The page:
Saturday, December 27, 2014

Malik Ambar: Jehangir's Obsession

Malik Ambar (1549 – 1626) was an Ethiopian slave in India, who rose to become a minister and then an independent ruler with his capital at Aurangabad. The Mughal emperor Jahangir was obsessed with defeating Malik Ambar and wanted to see him crushed at any cost. Unable to defeat him in reality, Jehangir had to be content with fantasy.

The Mughal artist Abu’l Hasan drew a painting of the Emperor shooting arrows into the severed head of Malik Ambar. There are small inscriptions on the painting, one of them says "The face of the rebel has become the abode of the owl." (the owl is a symbol of bad luck, a bad omen). And the other one says "Thy arrow that lays the enemy low, sent out of the world Ambar, the owl who fled from the light." Two owls are shown in the picture.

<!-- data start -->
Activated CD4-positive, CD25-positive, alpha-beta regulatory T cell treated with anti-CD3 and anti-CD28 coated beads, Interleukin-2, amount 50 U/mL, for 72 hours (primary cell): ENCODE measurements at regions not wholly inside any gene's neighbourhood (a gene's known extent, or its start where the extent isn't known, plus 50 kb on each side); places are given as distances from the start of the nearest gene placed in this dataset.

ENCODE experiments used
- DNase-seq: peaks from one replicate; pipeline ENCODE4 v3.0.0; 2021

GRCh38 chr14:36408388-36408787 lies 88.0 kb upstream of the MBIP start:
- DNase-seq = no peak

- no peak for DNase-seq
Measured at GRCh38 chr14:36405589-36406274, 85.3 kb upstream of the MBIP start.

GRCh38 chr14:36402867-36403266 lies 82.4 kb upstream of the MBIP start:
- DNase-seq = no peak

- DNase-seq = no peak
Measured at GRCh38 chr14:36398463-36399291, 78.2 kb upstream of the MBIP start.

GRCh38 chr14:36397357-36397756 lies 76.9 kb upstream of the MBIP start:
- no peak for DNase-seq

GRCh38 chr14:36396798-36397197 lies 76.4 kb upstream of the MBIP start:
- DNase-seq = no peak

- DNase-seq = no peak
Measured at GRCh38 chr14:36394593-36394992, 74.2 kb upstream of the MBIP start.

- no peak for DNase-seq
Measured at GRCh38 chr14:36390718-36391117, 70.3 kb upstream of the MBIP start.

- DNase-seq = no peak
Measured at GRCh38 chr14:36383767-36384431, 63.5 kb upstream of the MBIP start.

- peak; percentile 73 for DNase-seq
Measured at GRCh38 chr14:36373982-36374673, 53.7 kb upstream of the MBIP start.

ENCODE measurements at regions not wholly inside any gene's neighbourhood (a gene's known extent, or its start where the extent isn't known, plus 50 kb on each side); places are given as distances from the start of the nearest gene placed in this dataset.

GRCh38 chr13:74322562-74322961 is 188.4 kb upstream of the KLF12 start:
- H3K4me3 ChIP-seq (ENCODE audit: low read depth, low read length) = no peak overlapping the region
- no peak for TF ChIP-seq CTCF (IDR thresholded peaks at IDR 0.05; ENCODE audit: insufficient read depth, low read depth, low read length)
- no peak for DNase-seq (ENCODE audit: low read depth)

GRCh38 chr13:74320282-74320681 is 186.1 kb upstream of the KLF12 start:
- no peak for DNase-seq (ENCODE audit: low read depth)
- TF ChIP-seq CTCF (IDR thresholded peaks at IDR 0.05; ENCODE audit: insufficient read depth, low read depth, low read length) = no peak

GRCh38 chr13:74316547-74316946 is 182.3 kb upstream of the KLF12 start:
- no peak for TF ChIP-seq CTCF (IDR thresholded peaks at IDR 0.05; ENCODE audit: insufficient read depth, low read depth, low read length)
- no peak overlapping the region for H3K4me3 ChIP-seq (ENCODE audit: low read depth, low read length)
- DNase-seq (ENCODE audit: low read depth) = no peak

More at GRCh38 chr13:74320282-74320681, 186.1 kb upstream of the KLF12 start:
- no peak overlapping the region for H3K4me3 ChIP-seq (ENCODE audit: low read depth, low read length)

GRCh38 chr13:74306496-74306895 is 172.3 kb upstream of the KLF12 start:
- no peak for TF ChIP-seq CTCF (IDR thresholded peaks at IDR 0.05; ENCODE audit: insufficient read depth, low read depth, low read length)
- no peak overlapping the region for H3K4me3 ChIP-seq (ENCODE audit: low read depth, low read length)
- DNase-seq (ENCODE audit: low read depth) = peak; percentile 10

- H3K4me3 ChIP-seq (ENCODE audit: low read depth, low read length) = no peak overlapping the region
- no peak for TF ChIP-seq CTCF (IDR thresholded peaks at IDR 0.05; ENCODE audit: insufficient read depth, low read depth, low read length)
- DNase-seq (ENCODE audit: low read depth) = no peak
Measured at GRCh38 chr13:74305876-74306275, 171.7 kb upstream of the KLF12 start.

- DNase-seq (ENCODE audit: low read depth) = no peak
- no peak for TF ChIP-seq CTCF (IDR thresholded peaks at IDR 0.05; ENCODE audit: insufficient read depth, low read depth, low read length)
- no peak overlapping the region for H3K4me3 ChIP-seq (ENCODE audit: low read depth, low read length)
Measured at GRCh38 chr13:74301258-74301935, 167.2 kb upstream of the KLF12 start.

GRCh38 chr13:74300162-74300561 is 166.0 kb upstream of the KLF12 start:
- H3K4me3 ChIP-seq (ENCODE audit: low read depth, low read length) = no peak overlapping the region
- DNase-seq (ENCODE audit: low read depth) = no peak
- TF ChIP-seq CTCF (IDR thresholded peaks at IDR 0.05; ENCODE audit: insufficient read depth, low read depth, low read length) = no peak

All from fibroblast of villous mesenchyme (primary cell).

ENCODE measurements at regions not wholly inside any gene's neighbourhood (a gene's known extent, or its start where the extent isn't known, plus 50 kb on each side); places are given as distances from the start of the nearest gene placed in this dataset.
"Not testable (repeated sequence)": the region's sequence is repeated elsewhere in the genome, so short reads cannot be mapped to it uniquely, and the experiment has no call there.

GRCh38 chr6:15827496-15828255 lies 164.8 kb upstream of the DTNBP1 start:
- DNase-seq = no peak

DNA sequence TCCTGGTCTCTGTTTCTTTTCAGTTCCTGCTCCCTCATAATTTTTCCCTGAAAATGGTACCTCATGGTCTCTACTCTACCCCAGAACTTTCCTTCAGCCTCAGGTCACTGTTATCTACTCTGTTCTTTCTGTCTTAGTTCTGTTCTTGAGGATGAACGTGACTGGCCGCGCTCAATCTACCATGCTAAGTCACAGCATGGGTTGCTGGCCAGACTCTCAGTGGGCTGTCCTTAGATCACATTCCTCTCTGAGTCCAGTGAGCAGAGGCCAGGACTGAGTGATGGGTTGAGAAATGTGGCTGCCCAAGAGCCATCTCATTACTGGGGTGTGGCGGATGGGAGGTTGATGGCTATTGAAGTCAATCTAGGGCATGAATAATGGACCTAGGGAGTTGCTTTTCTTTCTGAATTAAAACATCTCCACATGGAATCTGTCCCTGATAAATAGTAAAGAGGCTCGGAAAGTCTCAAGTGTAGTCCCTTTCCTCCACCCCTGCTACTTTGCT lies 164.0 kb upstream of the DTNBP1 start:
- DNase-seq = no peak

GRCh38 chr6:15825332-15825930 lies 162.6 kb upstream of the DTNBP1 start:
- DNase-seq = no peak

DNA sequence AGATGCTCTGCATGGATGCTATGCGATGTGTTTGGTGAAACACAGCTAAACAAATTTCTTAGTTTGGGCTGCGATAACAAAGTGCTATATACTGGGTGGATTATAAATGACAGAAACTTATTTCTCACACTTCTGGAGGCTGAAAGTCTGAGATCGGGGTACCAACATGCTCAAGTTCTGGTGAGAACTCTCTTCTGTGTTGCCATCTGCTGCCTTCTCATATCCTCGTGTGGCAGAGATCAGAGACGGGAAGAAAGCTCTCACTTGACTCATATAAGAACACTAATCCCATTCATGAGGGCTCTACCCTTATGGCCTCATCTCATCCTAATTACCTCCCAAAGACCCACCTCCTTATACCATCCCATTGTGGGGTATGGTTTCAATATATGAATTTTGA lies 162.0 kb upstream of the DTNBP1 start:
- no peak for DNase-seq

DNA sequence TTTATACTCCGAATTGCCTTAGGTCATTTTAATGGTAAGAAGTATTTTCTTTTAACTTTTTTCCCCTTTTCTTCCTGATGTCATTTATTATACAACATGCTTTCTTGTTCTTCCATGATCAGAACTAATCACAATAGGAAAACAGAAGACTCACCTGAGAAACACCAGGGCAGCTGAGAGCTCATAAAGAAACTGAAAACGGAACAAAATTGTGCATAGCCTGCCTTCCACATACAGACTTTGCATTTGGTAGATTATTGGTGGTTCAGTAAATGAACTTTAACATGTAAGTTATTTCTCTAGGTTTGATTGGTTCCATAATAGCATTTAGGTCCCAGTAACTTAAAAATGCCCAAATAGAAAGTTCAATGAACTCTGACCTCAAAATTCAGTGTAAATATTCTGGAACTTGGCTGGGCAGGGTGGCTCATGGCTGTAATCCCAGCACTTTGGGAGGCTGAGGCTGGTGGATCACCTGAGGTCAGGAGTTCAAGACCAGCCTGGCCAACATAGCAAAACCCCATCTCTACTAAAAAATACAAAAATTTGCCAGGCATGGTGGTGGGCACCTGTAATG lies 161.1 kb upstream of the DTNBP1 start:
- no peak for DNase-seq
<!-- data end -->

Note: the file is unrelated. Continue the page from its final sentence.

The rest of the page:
The emperor is shown as a just divine ruler of the world. The world is borne upon the fish and bull. A Sufi master named Farid al-Din Attar wrote: “God placed Earth on the back of a bull, the bull on a fish, and the fish dancing on a silver spool of light.”

At the top of the painting are two winged infants, called putti, they were believed to influence human lives (because of contact with Europeans in Jahangir's court, elements such as putti came into the painting).

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